How to Roast Coffee Beans: A Guide for Best Coffee Roasting Practices
How to Roast Coffee Beans: Guide for Best Coffee Roasting Practices
If you’re wanting to roast your own coffee beans and give your customer the highest quality product, here is your guide for best practices.
Ever wonder how to roast coffee? True coffee lovers know that the secret to a delicious cup starts with the beans. Though they still might produce a good cup, coffee beans are best when used right after they’re freshly roasted.
That means that your go-to bags at the grocery store are probably past their prime, despite what the exploration date on the label says. So how do you get the freshest bean in your daily cup of joe? Roast them yourself, of course.
How to Roast Coffee at Home
You don’t have to be a coffee snob to want a better coffee. This may seem like an intimidating feat, but it’s a simple process once you learn it. With a little practice, you can fine-tune your coffee roasting skill.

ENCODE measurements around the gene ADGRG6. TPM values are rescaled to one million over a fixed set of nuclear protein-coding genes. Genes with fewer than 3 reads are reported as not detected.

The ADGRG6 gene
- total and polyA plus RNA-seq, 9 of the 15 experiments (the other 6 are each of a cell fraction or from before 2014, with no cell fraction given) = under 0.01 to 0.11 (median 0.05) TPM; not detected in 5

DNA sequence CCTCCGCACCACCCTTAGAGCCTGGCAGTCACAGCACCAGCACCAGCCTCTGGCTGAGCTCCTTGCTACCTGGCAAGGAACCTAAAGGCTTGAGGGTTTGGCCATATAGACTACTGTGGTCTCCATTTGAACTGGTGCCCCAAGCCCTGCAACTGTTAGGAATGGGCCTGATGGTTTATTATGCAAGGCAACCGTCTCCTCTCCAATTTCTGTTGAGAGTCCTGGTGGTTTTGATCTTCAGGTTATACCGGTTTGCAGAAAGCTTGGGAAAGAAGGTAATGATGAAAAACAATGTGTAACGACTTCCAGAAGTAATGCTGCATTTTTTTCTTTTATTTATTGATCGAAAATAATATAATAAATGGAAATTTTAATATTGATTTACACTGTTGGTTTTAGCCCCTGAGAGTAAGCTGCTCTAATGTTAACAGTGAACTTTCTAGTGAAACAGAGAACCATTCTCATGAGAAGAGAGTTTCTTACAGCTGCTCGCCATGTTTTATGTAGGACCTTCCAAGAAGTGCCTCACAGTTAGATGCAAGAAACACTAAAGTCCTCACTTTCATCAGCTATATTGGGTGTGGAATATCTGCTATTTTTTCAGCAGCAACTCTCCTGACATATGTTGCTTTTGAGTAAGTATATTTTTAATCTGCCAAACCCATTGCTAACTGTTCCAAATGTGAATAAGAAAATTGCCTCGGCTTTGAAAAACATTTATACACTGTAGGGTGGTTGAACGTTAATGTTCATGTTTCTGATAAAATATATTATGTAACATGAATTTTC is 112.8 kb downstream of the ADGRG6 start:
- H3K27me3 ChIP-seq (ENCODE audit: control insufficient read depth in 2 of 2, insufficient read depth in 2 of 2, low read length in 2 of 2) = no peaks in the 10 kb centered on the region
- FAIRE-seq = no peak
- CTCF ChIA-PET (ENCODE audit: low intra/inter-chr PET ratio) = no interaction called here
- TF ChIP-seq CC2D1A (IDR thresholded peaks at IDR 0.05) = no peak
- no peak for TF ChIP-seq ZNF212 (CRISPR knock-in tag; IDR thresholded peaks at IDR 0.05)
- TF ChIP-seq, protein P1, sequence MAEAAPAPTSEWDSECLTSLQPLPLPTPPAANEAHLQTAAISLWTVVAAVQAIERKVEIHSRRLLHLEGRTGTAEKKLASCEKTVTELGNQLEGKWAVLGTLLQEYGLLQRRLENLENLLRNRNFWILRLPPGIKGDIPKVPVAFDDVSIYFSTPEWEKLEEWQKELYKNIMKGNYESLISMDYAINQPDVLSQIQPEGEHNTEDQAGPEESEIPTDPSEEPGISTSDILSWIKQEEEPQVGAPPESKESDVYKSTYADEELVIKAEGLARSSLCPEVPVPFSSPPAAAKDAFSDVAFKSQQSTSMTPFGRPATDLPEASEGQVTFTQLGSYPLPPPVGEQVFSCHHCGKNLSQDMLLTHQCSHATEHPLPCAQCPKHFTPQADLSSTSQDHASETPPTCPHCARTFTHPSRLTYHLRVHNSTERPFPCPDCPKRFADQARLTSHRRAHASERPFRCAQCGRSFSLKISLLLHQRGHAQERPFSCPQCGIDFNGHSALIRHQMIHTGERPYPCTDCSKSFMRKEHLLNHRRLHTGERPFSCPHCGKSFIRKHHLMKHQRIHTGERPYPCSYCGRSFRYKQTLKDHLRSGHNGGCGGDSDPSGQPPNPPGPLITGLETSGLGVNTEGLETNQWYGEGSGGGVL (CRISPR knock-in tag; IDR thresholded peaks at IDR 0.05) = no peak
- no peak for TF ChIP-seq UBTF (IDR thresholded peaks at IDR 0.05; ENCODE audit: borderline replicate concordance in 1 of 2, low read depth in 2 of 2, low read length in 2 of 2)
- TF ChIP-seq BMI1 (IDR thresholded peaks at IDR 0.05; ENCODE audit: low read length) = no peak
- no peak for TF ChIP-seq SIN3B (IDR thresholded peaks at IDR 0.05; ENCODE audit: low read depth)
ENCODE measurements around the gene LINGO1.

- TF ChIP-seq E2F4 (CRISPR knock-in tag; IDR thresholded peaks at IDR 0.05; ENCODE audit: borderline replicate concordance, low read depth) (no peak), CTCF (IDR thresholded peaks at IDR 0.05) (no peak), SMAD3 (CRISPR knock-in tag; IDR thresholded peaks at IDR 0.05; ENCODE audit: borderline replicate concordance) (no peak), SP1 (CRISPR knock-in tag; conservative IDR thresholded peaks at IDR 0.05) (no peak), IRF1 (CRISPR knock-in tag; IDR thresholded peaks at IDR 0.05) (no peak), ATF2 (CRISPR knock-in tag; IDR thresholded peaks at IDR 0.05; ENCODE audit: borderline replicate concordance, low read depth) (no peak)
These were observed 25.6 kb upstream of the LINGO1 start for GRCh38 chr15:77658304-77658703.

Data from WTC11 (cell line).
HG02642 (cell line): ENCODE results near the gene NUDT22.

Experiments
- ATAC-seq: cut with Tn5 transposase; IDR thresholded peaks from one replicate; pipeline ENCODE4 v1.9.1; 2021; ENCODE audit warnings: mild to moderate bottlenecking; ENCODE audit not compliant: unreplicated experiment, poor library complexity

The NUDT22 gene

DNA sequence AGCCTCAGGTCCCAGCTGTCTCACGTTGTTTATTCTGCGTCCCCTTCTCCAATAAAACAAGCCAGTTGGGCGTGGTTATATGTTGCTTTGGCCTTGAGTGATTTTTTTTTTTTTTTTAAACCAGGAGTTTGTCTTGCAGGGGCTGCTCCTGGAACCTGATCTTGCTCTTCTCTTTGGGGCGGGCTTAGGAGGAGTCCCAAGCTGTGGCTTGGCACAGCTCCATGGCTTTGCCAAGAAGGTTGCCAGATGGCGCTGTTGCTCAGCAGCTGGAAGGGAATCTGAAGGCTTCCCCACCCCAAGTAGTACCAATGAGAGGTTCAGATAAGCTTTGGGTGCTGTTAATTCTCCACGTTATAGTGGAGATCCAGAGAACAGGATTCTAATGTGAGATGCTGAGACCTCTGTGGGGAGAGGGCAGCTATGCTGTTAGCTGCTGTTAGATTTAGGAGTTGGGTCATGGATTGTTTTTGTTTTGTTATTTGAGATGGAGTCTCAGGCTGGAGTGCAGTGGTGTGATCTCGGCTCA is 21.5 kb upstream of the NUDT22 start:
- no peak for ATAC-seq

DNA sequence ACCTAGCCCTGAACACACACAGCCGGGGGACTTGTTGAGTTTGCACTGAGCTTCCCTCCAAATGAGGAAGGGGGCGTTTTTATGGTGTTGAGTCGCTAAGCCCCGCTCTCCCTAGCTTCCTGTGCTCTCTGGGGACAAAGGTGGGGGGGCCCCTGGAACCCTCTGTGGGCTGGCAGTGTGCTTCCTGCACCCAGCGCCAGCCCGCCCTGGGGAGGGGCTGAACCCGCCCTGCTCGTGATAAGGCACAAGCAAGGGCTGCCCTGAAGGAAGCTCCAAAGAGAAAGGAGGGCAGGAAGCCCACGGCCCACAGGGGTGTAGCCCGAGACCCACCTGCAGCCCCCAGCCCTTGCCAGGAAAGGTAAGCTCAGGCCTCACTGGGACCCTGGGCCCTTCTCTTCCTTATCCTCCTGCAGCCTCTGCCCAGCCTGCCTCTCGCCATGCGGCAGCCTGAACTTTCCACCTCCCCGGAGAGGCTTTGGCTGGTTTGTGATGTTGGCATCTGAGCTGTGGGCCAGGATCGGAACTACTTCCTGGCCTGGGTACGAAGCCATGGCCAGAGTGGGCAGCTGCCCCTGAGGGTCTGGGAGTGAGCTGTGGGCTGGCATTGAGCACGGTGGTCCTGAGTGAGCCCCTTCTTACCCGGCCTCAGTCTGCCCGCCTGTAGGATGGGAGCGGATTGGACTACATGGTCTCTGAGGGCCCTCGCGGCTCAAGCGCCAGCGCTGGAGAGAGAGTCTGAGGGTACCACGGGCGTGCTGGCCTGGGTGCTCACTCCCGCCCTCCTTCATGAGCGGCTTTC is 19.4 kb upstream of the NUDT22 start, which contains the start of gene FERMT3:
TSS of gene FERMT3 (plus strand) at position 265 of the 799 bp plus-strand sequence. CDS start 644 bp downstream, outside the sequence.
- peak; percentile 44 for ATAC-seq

Roasting your coffee at home doesn’t require a lot of up-front costs. In fact, you may already have some equipment you can use in your kitchen. Over, roasting your coffee beans can save you money.
Buying beans whole say is much cheaper than buying an already finished product. A pound of beans can get you more cups of coffee at a lower price than if you were to purchase at your favorite coffee shop.
This guide will help you get started on your at-home coffee roasting journey.
Start With Green Coffee Beans
Coffee roasting starts with raw coffee beans. You can begin with flavors and varieties you know you already like, or you can do some research and find a new variety to try.